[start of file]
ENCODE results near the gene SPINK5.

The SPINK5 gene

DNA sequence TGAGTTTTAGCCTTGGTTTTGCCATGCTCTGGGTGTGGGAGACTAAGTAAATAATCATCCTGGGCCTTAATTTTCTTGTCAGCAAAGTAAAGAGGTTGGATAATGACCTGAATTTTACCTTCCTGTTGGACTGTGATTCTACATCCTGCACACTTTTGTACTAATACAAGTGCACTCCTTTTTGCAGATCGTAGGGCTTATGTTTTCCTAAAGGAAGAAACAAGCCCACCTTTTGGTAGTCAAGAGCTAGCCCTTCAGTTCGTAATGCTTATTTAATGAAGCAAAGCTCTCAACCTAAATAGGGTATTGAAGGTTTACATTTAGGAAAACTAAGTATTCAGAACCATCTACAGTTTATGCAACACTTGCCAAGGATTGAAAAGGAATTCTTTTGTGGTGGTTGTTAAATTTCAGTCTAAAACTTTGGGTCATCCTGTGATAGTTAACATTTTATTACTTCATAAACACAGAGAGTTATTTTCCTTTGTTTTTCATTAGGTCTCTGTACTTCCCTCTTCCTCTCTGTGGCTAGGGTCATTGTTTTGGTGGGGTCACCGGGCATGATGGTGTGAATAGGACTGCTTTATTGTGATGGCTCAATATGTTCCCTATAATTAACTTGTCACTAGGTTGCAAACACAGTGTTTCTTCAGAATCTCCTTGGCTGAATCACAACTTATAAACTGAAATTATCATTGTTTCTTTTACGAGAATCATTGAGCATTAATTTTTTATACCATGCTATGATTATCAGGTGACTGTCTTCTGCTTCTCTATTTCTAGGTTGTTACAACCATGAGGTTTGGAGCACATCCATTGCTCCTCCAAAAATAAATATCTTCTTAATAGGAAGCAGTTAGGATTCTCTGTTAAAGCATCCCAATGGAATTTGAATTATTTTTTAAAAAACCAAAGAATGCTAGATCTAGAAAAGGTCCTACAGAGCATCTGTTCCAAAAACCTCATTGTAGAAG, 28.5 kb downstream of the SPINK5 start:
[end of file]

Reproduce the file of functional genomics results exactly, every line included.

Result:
ENCODE results near the gene SPINK5.

The SPINK5 gene

DNA sequence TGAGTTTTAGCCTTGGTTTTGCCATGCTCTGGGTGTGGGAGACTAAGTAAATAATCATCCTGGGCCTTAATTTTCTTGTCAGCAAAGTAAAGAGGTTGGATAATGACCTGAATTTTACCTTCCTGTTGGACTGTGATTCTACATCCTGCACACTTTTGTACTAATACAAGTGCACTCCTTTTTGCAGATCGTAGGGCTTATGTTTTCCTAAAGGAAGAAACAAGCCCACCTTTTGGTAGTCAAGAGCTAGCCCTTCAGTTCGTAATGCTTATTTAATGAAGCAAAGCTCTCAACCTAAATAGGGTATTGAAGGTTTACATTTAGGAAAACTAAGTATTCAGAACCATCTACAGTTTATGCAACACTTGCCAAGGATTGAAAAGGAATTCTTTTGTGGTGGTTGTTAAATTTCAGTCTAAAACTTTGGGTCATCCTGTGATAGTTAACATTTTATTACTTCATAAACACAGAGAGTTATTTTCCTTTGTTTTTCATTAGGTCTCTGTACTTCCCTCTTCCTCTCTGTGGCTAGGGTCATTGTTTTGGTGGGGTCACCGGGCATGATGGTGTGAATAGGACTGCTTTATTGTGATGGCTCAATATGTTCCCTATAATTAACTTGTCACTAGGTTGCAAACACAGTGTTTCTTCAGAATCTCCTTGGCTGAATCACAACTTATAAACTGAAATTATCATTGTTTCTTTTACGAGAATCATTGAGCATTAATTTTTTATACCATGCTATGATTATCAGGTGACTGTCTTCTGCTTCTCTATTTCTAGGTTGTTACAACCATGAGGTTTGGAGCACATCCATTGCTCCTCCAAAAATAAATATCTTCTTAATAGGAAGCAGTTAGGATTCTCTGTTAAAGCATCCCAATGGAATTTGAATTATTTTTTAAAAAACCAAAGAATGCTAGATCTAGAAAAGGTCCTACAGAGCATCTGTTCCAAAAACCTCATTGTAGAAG, 28.5 kb downstream of the SPINK5 start: